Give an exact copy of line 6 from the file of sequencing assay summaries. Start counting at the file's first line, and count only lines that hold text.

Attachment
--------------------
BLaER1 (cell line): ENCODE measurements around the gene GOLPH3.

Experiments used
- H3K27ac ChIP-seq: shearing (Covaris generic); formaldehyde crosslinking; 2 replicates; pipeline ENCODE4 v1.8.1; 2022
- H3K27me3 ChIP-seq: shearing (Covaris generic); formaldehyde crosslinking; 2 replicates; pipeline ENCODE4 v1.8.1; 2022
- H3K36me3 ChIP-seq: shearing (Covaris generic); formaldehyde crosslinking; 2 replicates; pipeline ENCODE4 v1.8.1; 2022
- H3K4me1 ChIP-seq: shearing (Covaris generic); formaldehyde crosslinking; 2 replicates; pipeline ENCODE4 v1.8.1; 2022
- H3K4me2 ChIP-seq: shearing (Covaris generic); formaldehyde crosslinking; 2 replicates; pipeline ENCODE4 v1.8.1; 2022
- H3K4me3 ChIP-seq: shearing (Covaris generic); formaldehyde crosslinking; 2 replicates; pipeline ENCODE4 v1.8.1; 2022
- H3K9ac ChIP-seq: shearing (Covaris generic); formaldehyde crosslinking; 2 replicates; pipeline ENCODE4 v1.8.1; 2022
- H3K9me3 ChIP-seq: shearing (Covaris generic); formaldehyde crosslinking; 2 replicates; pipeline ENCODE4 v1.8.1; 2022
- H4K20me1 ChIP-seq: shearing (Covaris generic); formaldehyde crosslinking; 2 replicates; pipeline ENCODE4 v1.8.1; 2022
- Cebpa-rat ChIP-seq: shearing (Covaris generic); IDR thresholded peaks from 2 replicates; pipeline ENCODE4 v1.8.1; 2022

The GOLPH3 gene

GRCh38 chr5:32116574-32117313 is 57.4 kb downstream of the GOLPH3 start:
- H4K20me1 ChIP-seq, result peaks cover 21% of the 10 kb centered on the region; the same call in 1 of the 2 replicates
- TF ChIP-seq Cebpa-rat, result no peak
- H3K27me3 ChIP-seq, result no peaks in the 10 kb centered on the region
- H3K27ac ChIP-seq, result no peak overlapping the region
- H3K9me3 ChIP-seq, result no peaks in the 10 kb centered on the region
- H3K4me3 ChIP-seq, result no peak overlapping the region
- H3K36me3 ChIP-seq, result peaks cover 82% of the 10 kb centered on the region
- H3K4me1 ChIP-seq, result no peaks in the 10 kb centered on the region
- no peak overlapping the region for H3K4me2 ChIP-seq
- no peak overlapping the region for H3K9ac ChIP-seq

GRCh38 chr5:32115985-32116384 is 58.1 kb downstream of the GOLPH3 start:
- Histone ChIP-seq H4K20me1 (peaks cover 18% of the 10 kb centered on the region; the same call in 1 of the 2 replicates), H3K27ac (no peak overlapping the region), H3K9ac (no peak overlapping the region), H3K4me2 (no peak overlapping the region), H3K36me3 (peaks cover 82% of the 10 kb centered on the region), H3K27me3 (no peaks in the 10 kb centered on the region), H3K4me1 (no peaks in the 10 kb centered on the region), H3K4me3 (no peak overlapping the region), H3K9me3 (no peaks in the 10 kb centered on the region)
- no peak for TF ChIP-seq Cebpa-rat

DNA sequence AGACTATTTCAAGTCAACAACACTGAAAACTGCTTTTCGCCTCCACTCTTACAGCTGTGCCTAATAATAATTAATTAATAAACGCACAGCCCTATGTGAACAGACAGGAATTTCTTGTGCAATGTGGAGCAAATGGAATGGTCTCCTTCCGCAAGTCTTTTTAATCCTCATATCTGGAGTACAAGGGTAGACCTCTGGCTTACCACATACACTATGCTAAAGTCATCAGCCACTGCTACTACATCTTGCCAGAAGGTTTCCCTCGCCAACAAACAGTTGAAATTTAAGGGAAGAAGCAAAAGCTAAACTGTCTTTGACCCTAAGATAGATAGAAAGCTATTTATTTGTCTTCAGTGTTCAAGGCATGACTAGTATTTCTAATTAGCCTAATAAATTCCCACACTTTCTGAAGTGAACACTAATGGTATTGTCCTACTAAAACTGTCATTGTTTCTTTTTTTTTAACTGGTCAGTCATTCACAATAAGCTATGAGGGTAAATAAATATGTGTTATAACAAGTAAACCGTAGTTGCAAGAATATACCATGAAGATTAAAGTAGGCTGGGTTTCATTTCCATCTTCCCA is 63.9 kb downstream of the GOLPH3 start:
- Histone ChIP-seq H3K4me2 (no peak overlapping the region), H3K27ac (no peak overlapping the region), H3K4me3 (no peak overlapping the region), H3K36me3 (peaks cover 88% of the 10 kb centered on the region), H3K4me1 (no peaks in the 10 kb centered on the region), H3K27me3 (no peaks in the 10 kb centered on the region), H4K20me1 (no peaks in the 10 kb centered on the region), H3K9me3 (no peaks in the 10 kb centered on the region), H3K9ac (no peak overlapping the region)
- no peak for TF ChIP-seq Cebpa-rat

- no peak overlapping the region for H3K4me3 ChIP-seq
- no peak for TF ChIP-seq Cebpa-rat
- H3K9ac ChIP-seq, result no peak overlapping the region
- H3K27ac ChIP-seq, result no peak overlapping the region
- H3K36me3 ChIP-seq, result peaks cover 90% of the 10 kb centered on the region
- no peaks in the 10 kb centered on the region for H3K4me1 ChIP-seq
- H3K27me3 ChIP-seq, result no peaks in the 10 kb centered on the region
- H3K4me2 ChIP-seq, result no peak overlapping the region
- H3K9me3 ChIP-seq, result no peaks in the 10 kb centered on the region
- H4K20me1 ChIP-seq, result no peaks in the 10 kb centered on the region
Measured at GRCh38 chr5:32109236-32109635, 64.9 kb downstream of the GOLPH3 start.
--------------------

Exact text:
- H3K4me1 ChIP-seq: shearing (Covaris generic); formaldehyde crosslinking; 2 replicates; pipeline ENCODE4 v1.8.1; 2022